Surman Weston has won the RIBA Stephen Lawrence Prize for best small project for its Hackney School of Food – a £307,000 retrofit of a caretaker’s house
Article from The Architects Journal by Fran Williams:
The prize celebrates the nation’s best small-scale projects and recognises buildings with a construction value of less than £1 million. Surman Weston’s community hub in east London teaches children how to grow and cook food. It is a joint venture project between a charity and a federation of schools.
The judges described the practice’s winning project as ‘a much-needed kitchen school for all pupils in Hackney, an inspiring place to teach children how to grow, cook and eat food, while serving as an important community hub.’
They said Surman Weston’s ‘unselfconscious’ and ‘thoughtful’ architectural response as ‘underpinned by a strong and distinctive design philosophy, driven by an ethos of maximising educational impact’.
The jury added: ‘The project is accessible, safe, biodiverse, rich in social nourishment and worthy of a visit if you are in the area – if for nothing else, some chicken-hugging wellness!’
The scheme, which won an AJ Retrofit Award in 2021, has gardens that have been transformed into thriving productive spaces which allow children to grow food from seeds, and provide outdoor cooking and eating spaces. A colourful mural gives the previously stark street-facing elevation a cheerful presence within its Clapton community.
Photo: Jim Stephenson
Matthew Goldschmied, one of the judges for the award, said: ‘The success of Hackney School of Food is not limited to this one site. The architect and client have developed an inspirational blueprint to teach others how to regenerate and enliven their own communities in a similar way.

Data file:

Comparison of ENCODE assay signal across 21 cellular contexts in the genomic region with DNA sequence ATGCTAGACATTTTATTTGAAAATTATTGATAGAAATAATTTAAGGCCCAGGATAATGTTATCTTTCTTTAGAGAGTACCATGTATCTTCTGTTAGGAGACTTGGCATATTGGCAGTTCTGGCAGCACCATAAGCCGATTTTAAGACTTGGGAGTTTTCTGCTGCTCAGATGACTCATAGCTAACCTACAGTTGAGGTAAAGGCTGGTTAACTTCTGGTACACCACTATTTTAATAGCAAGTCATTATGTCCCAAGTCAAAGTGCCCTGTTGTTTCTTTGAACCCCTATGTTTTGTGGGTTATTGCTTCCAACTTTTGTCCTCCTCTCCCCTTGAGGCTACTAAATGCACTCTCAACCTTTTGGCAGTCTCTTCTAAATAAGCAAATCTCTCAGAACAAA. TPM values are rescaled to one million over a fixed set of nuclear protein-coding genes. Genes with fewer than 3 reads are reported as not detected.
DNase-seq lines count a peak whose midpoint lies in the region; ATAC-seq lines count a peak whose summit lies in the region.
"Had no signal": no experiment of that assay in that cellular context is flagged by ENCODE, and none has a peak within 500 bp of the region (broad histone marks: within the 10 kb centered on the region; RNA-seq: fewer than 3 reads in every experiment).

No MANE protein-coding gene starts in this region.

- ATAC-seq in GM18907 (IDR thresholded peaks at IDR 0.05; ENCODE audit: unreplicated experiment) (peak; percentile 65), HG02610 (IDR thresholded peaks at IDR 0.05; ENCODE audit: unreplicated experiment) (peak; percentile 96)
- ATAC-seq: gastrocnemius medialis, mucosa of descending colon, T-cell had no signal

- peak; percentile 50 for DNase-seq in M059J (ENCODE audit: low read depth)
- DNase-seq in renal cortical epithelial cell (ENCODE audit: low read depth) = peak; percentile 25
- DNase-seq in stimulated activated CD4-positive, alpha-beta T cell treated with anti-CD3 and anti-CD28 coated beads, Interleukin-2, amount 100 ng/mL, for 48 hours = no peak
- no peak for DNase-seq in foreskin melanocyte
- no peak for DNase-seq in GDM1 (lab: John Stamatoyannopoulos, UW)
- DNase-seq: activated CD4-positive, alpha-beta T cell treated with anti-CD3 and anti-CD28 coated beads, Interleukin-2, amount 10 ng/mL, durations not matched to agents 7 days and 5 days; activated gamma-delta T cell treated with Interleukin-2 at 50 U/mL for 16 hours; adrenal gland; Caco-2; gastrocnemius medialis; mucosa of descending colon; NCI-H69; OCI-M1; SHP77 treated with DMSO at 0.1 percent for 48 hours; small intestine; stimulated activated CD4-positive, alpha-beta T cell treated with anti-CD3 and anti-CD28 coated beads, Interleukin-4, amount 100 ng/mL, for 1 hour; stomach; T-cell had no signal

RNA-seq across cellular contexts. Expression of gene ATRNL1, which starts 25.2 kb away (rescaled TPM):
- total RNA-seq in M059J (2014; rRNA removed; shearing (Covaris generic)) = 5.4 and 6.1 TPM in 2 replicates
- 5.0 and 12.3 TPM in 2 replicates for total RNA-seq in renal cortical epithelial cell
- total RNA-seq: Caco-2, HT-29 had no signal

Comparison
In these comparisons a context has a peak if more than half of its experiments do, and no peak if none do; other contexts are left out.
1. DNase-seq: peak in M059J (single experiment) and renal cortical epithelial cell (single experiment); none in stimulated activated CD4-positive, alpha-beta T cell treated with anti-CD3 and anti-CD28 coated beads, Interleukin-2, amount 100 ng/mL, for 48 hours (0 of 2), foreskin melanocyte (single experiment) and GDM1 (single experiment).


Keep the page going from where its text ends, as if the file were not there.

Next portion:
‘The bold and inventive investment exemplifies the power of architecture to transform not only the building it touches, but the community it serves.’
Goldschmied is managing trustee of the Marco Goldschmied Foundation and the son of Marco Goldschmied, a former RIBA president who founded the Stephen Lawrence Prize but died earlier this year. Also on the jury were Doreen Lawrence, mother of Stephen and founder of the Stephen Lawrence Day Foundation; and Mike Tonkin, director of Tonkin Liu, which won the Stephen Lawrence Prize in 2018 and 2021.
The projects were chosen from a shortlist that also featured the restoration of a 1960s Modernist house by Chiles Evans + Care Architects, Gagarin Studio’s sculptural footbridge in Leeds, McMahon Architecture’s finely detailed four-storey home in Waltham Forest and Will Gamble Architects’ The Parchment Works. Sanchez Benton’s overhaul of a former Brutalist garage in London to create a studio space and roof garden was given a special commendation by the prize’s jury.
The Stephen Lawrence Prize is awarded for any project with a construction budget of under £1 million, and was established in 1998 in memory of Stephen Lawrence, a teenager and aspiring architect murdered in a racist attack in Eltham in 1993.
The winner of was announced as part of the Stirling Prize ceremony at the RIBA headquarters tonight (Thursday 13 October). Previous winners include Mole Architects, Níall McLaughlin Architects, Denizen Works and Duggan Morris Architects.
Stephen Lawrence Prize 2022 shortlist
- Hackney School of Food (London) by Surman Weston [WINNER]
- Peveril Gardens and studios (London) by Sanchez Benton Architects [SPECIAL COMMENDATION]
- Leeds Footbridge (Yorkshire) by Gagarin Studio
- Leyton House (London) by McMahon Architecture
- Ravine House (Derbyshire) by Chiles Evans + Care Architects
- Surbiton Springs (London) by Surman Weston
- The Parchment Works (Northamptonshire) by Will Gamble Architects